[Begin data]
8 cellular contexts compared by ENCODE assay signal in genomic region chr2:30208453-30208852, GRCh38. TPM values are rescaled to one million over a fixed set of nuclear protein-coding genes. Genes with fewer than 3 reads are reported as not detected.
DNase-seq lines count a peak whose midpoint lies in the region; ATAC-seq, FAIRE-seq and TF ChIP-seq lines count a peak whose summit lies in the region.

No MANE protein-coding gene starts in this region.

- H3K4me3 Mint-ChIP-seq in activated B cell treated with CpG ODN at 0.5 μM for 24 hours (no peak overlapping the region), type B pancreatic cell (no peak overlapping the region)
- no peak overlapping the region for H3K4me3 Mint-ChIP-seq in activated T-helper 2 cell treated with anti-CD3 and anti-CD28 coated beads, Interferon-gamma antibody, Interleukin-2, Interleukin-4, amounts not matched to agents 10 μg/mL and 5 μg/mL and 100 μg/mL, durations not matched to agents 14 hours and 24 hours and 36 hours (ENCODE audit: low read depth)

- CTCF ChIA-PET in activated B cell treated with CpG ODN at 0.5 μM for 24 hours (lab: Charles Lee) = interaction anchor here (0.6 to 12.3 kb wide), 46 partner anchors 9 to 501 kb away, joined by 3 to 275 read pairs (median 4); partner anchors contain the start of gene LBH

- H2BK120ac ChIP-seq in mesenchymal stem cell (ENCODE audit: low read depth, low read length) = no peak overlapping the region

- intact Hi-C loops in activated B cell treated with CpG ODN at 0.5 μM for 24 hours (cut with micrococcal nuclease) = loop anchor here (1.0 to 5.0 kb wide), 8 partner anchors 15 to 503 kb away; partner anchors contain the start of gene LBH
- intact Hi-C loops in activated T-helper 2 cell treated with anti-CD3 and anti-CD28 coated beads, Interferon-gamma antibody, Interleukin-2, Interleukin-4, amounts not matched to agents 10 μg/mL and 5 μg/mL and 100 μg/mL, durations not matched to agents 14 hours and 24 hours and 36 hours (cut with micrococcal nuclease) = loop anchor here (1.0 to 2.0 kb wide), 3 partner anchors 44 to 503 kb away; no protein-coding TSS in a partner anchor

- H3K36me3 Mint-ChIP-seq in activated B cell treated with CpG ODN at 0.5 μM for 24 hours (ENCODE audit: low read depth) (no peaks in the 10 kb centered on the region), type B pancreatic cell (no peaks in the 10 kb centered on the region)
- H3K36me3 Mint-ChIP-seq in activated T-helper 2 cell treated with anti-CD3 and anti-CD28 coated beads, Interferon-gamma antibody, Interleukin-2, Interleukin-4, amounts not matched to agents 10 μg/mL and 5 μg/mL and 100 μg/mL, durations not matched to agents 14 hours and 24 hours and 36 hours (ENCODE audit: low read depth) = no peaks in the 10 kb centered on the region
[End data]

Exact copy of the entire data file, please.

8 cellular contexts compared by ENCODE assay signal in genomic region chr2:30208453-30208852, GRCh38. TPM values are rescaled to one million over a fixed set of nuclear protein-coding genes. Genes with fewer than 3 reads are reported as not detected.
DNase-seq lines count a peak whose midpoint lies in the region; ATAC-seq, FAIRE-seq and TF ChIP-seq lines count a peak whose summit lies in the region.

No MANE protein-coding gene starts in this region.

- H3K4me3 Mint-ChIP-seq in activated B cell treated with CpG ODN at 0.5 μM for 24 hours (no peak overlapping the region), type B pancreatic cell (no peak overlapping the region)
- no peak overlapping the region for H3K4me3 Mint-ChIP-seq in activated T-helper 2 cell treated with anti-CD3 and anti-CD28 coated beads, Interferon-gamma antibody, Interleukin-2, Interleukin-4, amounts not matched to agents 10 μg/mL and 5 μg/mL and 100 μg/mL, durations not matched to agents 14 hours and 24 hours and 36 hours (ENCODE audit: low read depth)

- CTCF ChIA-PET in activated B cell treated with CpG ODN at 0.5 μM for 24 hours (lab: Charles Lee) = interaction anchor here (0.6 to 12.3 kb wide), 46 partner anchors 9 to 501 kb away, joined by 3 to 275 read pairs (median 4); partner anchors contain the start of gene LBH

- H2BK120ac ChIP-seq in mesenchymal stem cell (ENCODE audit: low read depth, low read length) = no peak overlapping the region

- intact Hi-C loops in activated B cell treated with CpG ODN at 0.5 μM for 24 hours (cut with micrococcal nuclease) = loop anchor here (1.0 to 5.0 kb wide), 8 partner anchors 15 to 503 kb away; partner anchors contain the start of gene LBH
- intact Hi-C loops in activated T-helper 2 cell treated with anti-CD3 and anti-CD28 coated beads, Interferon-gamma antibody, Interleukin-2, Interleukin-4, amounts not matched to agents 10 μg/mL and 5 μg/mL and 100 μg/mL, durations not matched to agents 14 hours and 24 hours and 36 hours (cut with micrococcal nuclease) = loop anchor here (1.0 to 2.0 kb wide), 3 partner anchors 44 to 503 kb away; no protein-coding TSS in a partner anchor

- H3K36me3 Mint-ChIP-seq in activated B cell treated with CpG ODN at 0.5 μM for 24 hours (ENCODE audit: low read depth) (no peaks in the 10 kb centered on the region), type B pancreatic cell (no peaks in the 10 kb centered on the region)
- H3K36me3 Mint-ChIP-seq in activated T-helper 2 cell treated with anti-CD3 and anti-CD28 coated beads, Interferon-gamma antibody, Interleukin-2, Interleukin-4, amounts not matched to agents 10 μg/mL and 5 μg/mL and 100 μg/mL, durations not matched to agents 14 hours and 24 hours and 36 hours (ENCODE audit: low read depth) = no peaks in the 10 kb centered on the region